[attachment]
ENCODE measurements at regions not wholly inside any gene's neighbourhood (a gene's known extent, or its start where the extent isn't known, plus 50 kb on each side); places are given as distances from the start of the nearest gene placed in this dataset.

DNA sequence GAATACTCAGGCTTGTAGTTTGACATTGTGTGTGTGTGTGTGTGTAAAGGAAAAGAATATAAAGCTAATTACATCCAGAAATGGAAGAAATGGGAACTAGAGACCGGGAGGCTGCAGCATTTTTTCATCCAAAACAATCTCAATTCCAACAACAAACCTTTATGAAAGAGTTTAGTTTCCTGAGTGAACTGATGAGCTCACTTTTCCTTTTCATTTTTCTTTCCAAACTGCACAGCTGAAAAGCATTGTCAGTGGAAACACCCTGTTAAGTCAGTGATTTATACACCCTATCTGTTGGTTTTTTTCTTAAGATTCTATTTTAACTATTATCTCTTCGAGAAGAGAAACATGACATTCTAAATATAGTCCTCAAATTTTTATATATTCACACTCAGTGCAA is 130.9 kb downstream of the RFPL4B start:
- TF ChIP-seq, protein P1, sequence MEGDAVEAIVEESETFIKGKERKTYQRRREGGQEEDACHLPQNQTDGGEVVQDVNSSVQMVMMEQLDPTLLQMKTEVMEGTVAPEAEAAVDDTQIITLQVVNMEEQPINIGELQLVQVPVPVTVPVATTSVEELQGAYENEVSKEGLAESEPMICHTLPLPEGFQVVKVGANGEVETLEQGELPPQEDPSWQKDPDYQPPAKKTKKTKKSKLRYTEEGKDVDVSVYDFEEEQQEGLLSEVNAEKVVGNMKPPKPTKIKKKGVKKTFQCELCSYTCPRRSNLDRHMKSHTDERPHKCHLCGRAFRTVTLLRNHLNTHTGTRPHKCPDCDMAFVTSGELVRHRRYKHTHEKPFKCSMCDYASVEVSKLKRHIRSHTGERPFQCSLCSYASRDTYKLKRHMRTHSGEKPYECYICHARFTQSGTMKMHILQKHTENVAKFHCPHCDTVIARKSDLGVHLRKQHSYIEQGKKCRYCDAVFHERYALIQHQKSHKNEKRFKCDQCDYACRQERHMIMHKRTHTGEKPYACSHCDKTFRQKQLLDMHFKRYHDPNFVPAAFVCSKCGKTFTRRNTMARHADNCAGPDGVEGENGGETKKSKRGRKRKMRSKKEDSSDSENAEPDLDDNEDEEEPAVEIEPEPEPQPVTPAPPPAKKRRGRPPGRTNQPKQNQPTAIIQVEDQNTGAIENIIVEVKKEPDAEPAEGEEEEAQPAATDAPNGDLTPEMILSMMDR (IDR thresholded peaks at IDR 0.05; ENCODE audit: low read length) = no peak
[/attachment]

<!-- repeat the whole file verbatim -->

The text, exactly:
ENCODE measurements at regions not wholly inside any gene's neighbourhood (a gene's known extent, or its start where the extent isn't known, plus 50 kb on each side); places are given as distances from the start of the nearest gene placed in this dataset.

DNA sequence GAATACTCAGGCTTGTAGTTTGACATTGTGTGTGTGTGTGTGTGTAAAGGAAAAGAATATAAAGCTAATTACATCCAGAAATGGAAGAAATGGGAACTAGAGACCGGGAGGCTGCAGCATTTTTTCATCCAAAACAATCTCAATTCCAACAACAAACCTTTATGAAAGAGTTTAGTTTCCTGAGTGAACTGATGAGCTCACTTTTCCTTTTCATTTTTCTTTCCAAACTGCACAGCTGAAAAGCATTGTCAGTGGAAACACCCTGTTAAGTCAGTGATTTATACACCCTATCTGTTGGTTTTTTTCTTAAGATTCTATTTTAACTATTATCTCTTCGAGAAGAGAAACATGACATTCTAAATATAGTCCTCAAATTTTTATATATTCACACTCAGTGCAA is 130.9 kb downstream of the RFPL4B start:
- TF ChIP-seq, protein P1, sequence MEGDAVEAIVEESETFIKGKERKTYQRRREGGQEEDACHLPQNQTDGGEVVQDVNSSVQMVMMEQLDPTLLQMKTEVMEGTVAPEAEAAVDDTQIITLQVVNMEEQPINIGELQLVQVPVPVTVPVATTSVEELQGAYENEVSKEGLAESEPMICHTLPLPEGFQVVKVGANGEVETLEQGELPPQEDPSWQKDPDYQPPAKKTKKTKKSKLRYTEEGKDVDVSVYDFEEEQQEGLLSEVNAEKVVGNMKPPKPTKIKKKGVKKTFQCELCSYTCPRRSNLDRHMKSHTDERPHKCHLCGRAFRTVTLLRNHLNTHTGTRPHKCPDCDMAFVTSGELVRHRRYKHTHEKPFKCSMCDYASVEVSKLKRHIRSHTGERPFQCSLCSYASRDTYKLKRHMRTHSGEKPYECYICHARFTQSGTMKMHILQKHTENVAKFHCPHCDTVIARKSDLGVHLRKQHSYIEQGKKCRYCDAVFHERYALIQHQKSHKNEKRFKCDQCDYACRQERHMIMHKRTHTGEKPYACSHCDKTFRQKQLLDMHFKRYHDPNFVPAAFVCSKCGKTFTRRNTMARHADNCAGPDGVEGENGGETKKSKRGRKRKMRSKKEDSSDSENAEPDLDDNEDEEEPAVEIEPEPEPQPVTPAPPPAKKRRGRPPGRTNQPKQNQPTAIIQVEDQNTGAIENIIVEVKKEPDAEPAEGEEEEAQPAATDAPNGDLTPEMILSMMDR (IDR thresholded peaks at IDR 0.05; ENCODE audit: low read length) = no peak